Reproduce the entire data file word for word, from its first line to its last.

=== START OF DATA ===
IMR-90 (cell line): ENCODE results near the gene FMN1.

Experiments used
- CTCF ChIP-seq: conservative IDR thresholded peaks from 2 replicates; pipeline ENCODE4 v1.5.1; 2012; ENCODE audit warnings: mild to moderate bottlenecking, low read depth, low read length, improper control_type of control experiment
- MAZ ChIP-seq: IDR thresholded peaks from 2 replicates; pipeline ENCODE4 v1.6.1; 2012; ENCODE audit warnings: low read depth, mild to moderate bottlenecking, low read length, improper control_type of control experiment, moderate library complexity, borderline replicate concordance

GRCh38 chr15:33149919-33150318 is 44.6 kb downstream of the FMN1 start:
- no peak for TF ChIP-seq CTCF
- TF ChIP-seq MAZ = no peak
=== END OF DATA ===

IMR-90 (cell line): ENCODE results near the gene FMN1.

Experiments used
- CTCF ChIP-seq: conservative IDR thresholded peaks from 2 replicates; pipeline ENCODE4 v1.5.1; 2012; ENCODE audit warnings: mild to moderate bottlenecking, low read depth, low read length, improper control_type of control experiment
- MAZ ChIP-seq: IDR thresholded peaks from 2 replicates; pipeline ENCODE4 v1.6.1; 2012; ENCODE audit warnings: low read depth, mild to moderate bottlenecking, low read length, improper control_type of control experiment, moderate library complexity, borderline replicate concordance

GRCh38 chr15:33149919-33150318 is 44.6 kb downstream of the FMN1 start:
- no peak for TF ChIP-seq CTCF
- TF ChIP-seq MAZ = no peak